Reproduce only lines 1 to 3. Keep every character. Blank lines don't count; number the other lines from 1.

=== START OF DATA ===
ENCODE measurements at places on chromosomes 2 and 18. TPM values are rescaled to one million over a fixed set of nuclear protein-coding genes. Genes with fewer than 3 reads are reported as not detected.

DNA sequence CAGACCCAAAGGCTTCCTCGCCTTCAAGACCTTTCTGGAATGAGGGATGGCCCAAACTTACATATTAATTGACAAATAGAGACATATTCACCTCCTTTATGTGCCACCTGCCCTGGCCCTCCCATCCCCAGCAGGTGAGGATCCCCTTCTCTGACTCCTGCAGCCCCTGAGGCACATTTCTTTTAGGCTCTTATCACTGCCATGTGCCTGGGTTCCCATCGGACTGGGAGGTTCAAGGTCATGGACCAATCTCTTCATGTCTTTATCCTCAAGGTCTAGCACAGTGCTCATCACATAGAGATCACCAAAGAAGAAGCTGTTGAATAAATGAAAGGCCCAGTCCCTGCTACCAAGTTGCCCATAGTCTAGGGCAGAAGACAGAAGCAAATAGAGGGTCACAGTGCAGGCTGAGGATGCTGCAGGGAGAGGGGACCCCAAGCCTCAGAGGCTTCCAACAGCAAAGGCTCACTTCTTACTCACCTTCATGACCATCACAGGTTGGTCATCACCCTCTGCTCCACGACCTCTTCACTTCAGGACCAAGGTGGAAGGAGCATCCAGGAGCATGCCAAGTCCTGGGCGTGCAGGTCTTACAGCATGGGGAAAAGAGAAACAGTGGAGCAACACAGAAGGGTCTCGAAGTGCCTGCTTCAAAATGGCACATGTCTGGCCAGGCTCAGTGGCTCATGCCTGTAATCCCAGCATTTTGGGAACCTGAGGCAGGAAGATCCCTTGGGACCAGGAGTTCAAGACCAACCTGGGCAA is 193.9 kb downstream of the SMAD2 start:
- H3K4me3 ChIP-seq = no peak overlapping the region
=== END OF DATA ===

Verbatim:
ENCODE measurements at places on chromosomes 2 and 18. TPM values are rescaled to one million over a fixed set of nuclear protein-coding genes. Genes with fewer than 3 reads are reported as not detected.

DNA sequence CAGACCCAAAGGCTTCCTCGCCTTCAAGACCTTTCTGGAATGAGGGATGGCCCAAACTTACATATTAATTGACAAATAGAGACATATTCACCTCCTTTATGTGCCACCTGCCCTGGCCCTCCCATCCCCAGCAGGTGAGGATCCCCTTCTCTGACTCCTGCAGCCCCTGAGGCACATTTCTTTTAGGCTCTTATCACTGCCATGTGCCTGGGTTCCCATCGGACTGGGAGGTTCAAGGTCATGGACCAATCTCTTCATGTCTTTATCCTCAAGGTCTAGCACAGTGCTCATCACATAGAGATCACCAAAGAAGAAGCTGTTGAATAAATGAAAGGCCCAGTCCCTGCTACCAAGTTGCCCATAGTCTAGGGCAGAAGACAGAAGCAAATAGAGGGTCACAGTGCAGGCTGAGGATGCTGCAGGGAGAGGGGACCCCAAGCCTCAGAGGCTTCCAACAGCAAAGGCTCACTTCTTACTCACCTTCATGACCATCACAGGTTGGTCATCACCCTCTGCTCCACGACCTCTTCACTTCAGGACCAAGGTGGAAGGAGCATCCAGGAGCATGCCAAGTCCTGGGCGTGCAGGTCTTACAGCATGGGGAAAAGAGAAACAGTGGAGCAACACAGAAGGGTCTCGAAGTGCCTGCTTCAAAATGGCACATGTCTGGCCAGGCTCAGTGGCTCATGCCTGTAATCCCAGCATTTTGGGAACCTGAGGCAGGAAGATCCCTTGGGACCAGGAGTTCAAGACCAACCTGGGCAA is 193.9 kb downstream of the SMAD2 start:
- H3K4me3 ChIP-seq = no peak overlapping the region